Unfortunately, the ashtray scene was cut from the PBS broadcast in early May. However, the complete films, as shown on the BBC, are in this DVD collection. Hartswood Films and Sherlock producer Sue Vertue mourns the loss of the eight minutes she must cut from each PBS episode in order for it to fit the time constraints of Masterpiece Mystery!. During an early screening in New York City, Cumberbatch was “Scandal”ized when he noticed edits and later emphasized that everyone should see the complete version.  This DVD set provides just that.


Season two stories illustrate just how much the lead characters have become a well-balanced team in the six months following “The Great Game”, the final episode of season one. Such unity is necessary for the well-known friendship to survive the stresses presented in the most recent stories. “A Scandal in Belgravia” presents Sherlock with the dilemma of love in the memorable figure of Irene Adler. In many ways, Adler is Sherlock’s “evil twin” who can match wits with him but is not reined in by a companion’s conscience. Irene, or even Moriarty, indicates what Sherlock could become without John’s influence.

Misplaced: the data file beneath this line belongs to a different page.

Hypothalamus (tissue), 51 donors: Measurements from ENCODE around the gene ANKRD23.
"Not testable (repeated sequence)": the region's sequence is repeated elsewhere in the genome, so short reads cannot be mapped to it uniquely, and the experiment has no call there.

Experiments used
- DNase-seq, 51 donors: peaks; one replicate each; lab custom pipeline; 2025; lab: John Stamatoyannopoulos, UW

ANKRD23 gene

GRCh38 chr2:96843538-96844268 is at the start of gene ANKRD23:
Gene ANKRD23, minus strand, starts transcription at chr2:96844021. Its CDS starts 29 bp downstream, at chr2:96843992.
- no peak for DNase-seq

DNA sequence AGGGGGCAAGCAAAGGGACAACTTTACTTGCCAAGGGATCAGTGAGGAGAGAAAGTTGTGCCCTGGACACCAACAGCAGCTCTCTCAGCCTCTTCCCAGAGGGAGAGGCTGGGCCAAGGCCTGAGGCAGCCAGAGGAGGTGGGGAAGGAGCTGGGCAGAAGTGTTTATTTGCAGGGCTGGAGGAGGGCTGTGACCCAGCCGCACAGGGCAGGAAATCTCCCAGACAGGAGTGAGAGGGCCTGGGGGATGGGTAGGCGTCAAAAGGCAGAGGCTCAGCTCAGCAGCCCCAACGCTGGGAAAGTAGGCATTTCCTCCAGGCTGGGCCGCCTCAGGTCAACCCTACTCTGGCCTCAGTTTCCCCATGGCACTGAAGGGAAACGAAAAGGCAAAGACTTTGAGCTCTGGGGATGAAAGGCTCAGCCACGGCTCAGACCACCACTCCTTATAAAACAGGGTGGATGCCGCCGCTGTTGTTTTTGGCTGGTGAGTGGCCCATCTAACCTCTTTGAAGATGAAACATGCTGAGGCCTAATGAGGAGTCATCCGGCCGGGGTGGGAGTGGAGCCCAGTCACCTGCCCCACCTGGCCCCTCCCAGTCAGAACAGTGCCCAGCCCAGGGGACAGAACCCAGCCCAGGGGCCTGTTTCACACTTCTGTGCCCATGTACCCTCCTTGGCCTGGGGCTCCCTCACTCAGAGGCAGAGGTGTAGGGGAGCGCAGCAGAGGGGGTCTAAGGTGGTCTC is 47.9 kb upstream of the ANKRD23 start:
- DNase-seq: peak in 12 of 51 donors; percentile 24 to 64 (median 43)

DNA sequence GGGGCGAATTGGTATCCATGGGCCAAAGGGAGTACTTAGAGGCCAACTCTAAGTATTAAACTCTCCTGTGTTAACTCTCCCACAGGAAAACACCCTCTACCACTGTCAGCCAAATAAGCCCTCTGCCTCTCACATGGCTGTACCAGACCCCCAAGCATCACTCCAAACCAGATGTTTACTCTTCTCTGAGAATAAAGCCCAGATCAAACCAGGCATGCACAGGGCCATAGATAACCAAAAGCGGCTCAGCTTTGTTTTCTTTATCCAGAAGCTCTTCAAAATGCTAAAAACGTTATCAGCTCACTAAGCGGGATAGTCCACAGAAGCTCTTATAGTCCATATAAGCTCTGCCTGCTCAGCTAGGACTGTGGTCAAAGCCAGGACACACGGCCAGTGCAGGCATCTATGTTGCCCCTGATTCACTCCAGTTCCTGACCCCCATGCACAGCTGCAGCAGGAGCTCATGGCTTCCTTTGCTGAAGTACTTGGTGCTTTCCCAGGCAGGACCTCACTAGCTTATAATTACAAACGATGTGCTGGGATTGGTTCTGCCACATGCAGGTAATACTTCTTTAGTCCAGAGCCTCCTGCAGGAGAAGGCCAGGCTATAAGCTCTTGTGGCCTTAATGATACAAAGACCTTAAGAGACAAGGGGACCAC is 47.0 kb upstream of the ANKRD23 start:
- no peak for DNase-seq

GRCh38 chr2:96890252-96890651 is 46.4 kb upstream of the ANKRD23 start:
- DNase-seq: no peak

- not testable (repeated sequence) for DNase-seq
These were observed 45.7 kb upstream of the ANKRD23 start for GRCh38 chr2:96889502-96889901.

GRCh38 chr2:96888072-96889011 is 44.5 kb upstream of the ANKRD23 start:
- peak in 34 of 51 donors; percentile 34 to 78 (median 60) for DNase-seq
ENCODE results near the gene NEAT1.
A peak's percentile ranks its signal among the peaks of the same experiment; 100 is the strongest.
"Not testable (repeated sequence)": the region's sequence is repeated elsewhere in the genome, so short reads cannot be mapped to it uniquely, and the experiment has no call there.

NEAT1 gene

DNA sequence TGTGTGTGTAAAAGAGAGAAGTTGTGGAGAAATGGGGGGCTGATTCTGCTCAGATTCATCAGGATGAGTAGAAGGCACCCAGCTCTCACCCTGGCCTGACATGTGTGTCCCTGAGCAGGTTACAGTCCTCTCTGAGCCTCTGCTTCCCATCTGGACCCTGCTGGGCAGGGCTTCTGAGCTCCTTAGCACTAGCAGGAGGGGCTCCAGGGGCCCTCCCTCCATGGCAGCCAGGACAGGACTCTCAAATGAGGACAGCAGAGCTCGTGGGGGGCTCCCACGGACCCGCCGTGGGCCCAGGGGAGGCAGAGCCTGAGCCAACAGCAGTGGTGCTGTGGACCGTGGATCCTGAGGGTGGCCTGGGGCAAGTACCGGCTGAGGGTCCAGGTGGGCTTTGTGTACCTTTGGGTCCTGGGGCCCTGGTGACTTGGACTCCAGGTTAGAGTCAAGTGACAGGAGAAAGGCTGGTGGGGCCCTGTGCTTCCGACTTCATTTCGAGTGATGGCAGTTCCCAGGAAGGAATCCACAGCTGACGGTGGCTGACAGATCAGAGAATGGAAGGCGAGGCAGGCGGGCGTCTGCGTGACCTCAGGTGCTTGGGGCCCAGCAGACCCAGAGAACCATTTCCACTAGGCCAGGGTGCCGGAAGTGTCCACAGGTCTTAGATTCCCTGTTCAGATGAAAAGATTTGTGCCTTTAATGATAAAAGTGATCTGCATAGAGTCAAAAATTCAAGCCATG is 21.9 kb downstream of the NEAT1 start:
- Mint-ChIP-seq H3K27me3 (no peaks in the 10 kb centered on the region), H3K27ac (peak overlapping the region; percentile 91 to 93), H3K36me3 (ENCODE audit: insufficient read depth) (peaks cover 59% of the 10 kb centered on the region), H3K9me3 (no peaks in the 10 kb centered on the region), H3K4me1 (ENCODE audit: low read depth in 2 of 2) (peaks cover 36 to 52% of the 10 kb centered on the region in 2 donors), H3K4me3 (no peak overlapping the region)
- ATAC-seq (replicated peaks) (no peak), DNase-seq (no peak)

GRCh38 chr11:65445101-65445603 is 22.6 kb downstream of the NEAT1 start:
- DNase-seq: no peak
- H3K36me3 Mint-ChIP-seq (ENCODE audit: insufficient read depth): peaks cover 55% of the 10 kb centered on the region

Just as “Scandal” confounds Sherlock with the often messy nature of love, “The Hounds of Baskerville” has him confront terror and question what he sees. “The Reichenbach Fall” requires him to decide whether to act heroically, a far cry from the very first episode, when Sherlock assures John that he is not a hero. In fact, season two could be considered the humanization of Holmes. The new episodes allow us, as well as Sherlock, to explore his emotions and vulnerability, now that we’re familiar with his intellect.